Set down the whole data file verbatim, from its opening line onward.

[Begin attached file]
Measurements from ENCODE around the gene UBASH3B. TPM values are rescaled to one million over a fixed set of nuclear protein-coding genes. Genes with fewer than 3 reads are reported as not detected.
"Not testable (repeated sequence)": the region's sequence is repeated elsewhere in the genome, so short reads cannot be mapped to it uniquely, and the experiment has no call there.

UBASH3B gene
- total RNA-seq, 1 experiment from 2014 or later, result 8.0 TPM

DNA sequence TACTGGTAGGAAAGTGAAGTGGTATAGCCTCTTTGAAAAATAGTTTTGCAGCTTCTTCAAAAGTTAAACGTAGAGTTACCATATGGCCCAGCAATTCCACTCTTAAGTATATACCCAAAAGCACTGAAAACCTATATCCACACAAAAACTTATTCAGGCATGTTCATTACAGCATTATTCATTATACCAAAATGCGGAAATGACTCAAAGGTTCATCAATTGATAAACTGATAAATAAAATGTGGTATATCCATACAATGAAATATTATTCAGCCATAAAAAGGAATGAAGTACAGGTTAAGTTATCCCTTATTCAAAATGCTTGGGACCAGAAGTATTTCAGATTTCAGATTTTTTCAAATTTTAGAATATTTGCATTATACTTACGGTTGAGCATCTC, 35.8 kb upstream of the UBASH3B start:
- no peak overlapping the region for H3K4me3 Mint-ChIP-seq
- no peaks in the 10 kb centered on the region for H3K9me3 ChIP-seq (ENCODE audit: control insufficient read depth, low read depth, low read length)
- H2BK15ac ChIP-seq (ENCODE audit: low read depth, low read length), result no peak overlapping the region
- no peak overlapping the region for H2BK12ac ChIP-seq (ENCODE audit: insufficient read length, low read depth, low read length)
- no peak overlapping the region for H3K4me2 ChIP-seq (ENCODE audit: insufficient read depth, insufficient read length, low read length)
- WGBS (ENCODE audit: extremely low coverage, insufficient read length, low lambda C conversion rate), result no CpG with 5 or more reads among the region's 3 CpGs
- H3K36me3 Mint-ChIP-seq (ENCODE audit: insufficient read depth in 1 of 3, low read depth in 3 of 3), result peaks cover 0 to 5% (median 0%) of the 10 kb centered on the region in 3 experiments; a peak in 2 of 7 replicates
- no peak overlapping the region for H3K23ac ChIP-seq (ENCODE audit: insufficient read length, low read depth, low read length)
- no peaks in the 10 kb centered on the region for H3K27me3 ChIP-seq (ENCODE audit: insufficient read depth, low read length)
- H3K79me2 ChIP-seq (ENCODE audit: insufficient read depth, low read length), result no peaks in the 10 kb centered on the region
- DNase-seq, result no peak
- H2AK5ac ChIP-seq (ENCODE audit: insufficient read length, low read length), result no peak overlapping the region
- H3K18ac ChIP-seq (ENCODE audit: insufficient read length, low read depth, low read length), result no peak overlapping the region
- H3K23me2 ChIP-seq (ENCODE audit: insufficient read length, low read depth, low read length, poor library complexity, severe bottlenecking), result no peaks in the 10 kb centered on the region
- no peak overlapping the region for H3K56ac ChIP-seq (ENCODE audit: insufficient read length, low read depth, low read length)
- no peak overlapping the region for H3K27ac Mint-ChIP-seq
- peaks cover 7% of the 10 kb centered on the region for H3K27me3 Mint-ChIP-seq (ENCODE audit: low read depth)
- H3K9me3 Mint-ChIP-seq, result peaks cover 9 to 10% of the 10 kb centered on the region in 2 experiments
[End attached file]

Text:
Measurements from ENCODE around the gene UBASH3B. TPM values are rescaled to one million over a fixed set of nuclear protein-coding genes. Genes with fewer than 3 reads are reported as not detected.
"Not testable (repeated sequence)": the region's sequence is repeated elsewhere in the genome, so short reads cannot be mapped to it uniquely, and the experiment has no call there.

UBASH3B gene
- total RNA-seq, 1 experiment from 2014 or later, result 8.0 TPM

DNA sequence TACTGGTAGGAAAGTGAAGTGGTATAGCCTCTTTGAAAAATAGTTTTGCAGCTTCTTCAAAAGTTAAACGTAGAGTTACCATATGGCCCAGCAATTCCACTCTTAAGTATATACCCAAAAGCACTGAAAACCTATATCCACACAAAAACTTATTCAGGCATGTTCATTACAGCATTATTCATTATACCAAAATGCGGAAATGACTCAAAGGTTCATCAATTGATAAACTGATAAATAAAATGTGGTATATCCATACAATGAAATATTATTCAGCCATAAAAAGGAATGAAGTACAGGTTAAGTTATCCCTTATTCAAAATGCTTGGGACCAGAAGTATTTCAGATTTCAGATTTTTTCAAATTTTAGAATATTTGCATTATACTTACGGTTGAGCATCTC, 35.8 kb upstream of the UBASH3B start:
- no peak overlapping the region for H3K4me3 Mint-ChIP-seq
- no peaks in the 10 kb centered on the region for H3K9me3 ChIP-seq (ENCODE audit: control insufficient read depth, low read depth, low read length)
- H2BK15ac ChIP-seq (ENCODE audit: low read depth, low read length), result no peak overlapping the region
- no peak overlapping the region for H2BK12ac ChIP-seq (ENCODE audit: insufficient read length, low read depth, low read length)
- no peak overlapping the region for H3K4me2 ChIP-seq (ENCODE audit: insufficient read depth, insufficient read length, low read length)
- WGBS (ENCODE audit: extremely low coverage, insufficient read length, low lambda C conversion rate), result no CpG with 5 or more reads among the region's 3 CpGs
- H3K36me3 Mint-ChIP-seq (ENCODE audit: insufficient read depth in 1 of 3, low read depth in 3 of 3), result peaks cover 0 to 5% (median 0%) of the 10 kb centered on the region in 3 experiments; a peak in 2 of 7 replicates
- no peak overlapping the region for H3K23ac ChIP-seq (ENCODE audit: insufficient read length, low read depth, low read length)
- no peaks in the 10 kb centered on the region for H3K27me3 ChIP-seq (ENCODE audit: insufficient read depth, low read length)
- H3K79me2 ChIP-seq (ENCODE audit: insufficient read depth, low read length), result no peaks in the 10 kb centered on the region
- DNase-seq, result no peak
- H2AK5ac ChIP-seq (ENCODE audit: insufficient read length, low read length), result no peak overlapping the region
- H3K18ac ChIP-seq (ENCODE audit: insufficient read length, low read depth, low read length), result no peak overlapping the region
- H3K23me2 ChIP-seq (ENCODE audit: insufficient read length, low read depth, low read length, poor library complexity, severe bottlenecking), result no peaks in the 10 kb centered on the region
- no peak overlapping the region for H3K56ac ChIP-seq (ENCODE audit: insufficient read length, low read depth, low read length)
- no peak overlapping the region for H3K27ac Mint-ChIP-seq
- peaks cover 7% of the 10 kb centered on the region for H3K27me3 Mint-ChIP-seq (ENCODE audit: low read depth)
- H3K9me3 Mint-ChIP-seq, result peaks cover 9 to 10% of the 10 kb centered on the region in 2 experiments